Marianne Reddan spent the last 10 years staring at human faces, searching for traces of two distinct but closely related emotions: surprise and fear. After so much time spent studying the intricacies of facial expressions, she can barely tell them apart anymore.
That why’s Reddan, a post-doctoral neuroscience fellow at Stanford University, knew her research was onto something when a machine learning-powered system trained to detect emotions successfully distinguished between the two.
Reddan was impressed to find that the system, known as “EmoNet,” wasn’t just looking at facial expressions to make sense of human emotions—it was taking in context clues to determine the overall mood, just like a person would.
“If EmoNet can tell surprise and fear apart, it says to me it’s not just picking up the expressions on a face, it’s learning something important about the actions going on,” Reddan told The Daily Beast.
The business of creating that machine learning system, a neural network sourced from many previously existing datasets, took researchers from the University of Colorado Boulder and Duke University a year to develop.
First Reddan and her fellow researchers repurposed AlexNet, a deep learning model that enables computers to recognize objects (it’s modeled after the human visual cortex) and retrained it to recognize emotions instead of objects.
AlexNet was trained to identify various objects by being fed photos of items like chairs and pens and assigning class labels to the images. Reddan and the other researchers wondered if a similar classification could be done with emotions. With the machine learning getting really good at detecting objects, it seemed ready for a new challenge.
Lead researcher Philip Kragel, who works as a research associate at the University of Colorado Boulder’s Institute of Cognitive Science, fed the neural network 25,000 images and asked the system to sort them into 20 categories of emotions, some subtle.
The list included emotions like anxiety and boredom, but also less obvious human emotional experiences like “aesthetic appreciation” and “empathic pain.” Analyzing the images, the neural network made sense of what it saw by parsing the facial expressions and body posture of humans depicted.
Then it was time to see how Emonet’s emotion categorization skills compared to that of the average human brain. Eighteen human subjects were brought in and hooked up to functional magnetic resonance imaging (fMRI) machines. Their brain activity was measured as they were shown flashes of 112 images and the neural network analyzed the pictures in parallel.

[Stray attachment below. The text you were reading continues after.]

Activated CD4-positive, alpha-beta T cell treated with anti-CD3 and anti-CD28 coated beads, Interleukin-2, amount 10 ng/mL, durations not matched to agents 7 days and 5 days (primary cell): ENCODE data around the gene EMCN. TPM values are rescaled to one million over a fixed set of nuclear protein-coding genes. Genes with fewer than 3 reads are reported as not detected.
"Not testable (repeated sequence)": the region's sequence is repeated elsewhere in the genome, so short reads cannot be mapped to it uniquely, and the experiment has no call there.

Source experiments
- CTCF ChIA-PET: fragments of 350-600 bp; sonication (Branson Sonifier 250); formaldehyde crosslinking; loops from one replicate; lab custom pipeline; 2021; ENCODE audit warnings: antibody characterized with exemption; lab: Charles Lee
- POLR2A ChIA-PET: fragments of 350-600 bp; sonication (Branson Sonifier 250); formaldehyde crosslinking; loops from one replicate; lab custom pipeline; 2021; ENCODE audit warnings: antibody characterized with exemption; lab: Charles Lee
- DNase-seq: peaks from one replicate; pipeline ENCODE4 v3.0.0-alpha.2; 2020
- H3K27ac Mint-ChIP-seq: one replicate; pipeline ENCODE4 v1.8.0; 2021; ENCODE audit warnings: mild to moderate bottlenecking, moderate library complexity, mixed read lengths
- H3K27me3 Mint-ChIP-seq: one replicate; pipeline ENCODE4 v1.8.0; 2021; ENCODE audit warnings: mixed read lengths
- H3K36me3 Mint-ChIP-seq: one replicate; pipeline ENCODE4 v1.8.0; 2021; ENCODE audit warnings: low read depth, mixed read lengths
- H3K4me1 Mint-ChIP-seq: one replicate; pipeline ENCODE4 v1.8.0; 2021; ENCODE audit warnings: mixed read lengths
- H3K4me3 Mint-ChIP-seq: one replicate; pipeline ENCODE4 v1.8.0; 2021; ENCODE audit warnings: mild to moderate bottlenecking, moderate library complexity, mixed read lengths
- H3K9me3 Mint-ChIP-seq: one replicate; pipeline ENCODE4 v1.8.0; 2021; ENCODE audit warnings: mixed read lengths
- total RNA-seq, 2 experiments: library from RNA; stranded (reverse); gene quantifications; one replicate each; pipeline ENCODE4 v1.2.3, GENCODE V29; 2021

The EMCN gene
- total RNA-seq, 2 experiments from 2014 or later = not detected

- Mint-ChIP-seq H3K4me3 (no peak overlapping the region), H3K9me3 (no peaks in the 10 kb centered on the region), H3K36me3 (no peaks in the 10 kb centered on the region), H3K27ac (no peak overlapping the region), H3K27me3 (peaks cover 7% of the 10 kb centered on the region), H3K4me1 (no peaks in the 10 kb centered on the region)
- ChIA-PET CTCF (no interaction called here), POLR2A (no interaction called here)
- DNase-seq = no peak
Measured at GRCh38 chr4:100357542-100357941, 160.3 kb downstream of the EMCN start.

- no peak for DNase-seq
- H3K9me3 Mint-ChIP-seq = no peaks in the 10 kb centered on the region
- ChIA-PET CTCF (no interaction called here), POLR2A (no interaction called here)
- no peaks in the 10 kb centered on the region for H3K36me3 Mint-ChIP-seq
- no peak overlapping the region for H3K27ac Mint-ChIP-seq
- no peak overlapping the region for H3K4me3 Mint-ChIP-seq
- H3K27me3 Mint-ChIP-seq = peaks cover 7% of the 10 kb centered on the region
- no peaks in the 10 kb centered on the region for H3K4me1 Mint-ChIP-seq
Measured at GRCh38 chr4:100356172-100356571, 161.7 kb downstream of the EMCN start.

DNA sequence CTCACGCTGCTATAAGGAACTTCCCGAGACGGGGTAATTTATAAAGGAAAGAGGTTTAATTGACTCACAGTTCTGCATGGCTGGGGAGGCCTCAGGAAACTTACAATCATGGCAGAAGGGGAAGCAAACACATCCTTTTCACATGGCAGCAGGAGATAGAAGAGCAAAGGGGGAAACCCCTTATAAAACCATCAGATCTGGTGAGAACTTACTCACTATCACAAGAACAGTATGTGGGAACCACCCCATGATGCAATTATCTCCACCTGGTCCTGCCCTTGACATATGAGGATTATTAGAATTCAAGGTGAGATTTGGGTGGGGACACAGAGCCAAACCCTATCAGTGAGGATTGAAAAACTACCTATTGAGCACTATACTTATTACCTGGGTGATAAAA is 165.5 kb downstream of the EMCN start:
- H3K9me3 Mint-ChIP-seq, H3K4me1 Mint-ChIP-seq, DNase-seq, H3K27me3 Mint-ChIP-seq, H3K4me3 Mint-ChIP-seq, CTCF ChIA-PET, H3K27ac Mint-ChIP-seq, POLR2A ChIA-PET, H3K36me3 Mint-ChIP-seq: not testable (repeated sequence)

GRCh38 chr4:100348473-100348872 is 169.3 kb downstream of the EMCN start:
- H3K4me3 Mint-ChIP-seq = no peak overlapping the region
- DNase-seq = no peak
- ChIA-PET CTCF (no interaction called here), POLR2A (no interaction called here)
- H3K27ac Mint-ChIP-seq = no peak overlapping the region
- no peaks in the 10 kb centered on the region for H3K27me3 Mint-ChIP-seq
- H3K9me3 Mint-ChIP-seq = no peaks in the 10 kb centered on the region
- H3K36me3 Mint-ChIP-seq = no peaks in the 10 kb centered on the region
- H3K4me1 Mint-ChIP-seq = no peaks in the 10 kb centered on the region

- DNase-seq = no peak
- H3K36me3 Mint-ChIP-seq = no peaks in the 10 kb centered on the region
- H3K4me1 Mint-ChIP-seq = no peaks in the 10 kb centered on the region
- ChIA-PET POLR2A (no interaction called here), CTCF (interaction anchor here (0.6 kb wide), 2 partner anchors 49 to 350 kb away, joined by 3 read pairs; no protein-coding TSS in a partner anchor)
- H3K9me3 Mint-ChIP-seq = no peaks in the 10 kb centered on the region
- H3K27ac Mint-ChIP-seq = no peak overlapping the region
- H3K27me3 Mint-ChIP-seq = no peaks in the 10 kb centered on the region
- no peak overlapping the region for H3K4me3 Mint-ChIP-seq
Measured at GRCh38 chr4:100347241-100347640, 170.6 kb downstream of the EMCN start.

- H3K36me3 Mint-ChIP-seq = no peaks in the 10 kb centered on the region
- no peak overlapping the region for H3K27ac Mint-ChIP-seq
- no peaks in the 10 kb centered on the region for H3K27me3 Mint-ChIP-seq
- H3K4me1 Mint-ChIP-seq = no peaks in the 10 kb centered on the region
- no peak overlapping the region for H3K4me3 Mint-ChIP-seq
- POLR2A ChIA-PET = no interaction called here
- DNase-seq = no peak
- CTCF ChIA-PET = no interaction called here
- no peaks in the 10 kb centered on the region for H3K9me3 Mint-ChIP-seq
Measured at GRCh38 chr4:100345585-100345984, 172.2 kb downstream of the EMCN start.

The results suggested that the neural net was capable of tracking the humans’ own emotional responses and that “rich, category-specific visual features can be reliably mapped to distinct emotions,” according to the paper, which was published in the journal Science Advances.
Building a neural network, a computer program that simulates the human brain, has been a scientific dream for many years, but even sophisticated computers struggle with some aspects of the human experience. “Emotions are a big part of our daily lives,” Kragel told The Daily Beast. “If neural networks didn’t account for them it would have a very limited understanding of how the brain works.”
Kragel was surprised the neural network worked as well as it did, but it still had limitations. The two categories the system categorized most accurately were “sexual desire” and “craving,” but it often didn’t do well with dynamic emotions like surprise, which can easily turn to joy or anger. The system also struggled to tell the difference between emotions like adoration, amusement, and joy, in part because those emotions are so closely intertwined.
In the future, a neural network like Emonet could be used to moderate online content, serving as a content filter that pre-screened visual posts before they met human eyes.
Researcher Hannah Davis, a professor of generative music at NYU and former OpenAI scholar, previously worked on a project where she used AI to generate “emotional landscapes”—landscape images a computer associates with evoking various human emotions. She says the new emotion research seems innovative in the way it has mapped brain patterns and created a model that can decode facial expressions according to those categories.
But while Davis believes that teaching a computer to read emotions isn’t inherently dangerous, “there’s also the risk of assuming that all brains work the same, and poorly classifying peoples' behavior based on overly generalizable models,” she wrote in an email.
In the future, Kragel wants to investigate if a neural network like EmoNet can categorize emotions in spoken language, using tone and timbre to detect differences.
Reddan remains cautious about what the research means. Detecting a facial expression that correlates with a human emotion isn’t the same as understanding it.
“Is the model feeling the emotions? It’s definitely not. It’s just sorting into chunky categories, not the complexity of the human experience,” Reddan told The Daily Beast. “Could it one day feel? Maybe.”